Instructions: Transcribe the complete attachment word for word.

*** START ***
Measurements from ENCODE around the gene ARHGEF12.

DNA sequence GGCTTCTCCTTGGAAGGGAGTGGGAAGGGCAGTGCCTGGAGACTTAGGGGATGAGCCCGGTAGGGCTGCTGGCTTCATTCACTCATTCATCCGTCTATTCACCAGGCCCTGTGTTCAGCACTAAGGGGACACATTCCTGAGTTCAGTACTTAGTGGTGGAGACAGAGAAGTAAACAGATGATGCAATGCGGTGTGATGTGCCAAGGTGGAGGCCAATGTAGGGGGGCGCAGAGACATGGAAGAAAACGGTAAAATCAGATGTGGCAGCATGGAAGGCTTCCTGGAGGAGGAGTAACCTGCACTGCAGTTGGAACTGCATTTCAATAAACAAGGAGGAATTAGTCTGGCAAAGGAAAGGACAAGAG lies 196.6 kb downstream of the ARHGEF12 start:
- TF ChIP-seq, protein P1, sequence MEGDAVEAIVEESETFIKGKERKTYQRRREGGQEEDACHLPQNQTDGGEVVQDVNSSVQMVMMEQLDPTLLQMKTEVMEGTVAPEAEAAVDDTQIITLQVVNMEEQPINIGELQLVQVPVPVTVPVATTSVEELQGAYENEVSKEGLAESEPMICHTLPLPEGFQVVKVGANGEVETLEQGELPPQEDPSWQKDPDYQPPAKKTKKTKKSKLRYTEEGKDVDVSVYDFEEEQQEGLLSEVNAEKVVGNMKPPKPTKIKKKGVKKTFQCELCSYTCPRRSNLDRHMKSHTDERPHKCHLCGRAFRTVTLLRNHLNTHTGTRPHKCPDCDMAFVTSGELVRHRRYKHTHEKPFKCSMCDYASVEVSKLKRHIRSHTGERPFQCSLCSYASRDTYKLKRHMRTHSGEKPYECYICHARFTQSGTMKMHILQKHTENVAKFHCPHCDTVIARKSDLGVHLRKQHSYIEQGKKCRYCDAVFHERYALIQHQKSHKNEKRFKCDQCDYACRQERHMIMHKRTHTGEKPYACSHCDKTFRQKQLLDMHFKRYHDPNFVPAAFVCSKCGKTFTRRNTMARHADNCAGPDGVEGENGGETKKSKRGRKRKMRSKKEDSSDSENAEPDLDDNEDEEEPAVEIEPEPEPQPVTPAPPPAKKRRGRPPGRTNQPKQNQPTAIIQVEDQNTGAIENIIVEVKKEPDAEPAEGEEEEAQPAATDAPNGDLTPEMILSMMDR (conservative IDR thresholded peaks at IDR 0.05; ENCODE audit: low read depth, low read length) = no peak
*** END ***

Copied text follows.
Measurements from ENCODE around the gene ARHGEF12.

DNA sequence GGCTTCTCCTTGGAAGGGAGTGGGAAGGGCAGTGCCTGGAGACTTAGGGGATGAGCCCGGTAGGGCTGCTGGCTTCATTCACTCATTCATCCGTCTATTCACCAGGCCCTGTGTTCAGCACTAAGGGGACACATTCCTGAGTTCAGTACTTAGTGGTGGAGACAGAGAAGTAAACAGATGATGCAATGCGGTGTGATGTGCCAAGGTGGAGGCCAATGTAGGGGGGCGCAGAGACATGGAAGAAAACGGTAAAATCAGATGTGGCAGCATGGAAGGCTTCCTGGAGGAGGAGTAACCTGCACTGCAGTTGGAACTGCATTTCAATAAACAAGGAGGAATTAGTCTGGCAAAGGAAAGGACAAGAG lies 196.6 kb downstream of the ARHGEF12 start:
- TF ChIP-seq, protein P1, sequence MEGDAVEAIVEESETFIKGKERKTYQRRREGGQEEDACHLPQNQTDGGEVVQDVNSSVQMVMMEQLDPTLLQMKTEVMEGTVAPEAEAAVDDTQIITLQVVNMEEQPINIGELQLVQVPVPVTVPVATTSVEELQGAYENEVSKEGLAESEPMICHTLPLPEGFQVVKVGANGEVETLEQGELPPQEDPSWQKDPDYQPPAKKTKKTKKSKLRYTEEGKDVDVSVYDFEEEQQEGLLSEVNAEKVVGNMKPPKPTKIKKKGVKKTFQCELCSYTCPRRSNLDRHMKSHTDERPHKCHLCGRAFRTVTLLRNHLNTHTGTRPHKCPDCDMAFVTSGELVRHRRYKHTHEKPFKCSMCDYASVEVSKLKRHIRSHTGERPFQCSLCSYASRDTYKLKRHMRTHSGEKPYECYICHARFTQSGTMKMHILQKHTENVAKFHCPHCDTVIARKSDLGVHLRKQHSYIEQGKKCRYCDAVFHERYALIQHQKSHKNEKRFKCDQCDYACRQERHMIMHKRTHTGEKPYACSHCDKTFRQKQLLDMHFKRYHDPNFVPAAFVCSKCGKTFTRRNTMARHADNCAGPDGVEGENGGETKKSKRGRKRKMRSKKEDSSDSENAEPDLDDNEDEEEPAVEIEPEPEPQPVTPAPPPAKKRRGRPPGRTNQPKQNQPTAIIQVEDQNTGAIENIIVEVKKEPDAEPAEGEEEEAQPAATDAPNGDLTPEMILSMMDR (conservative IDR thresholded peaks at IDR 0.05; ENCODE audit: low read depth, low read length) = no peak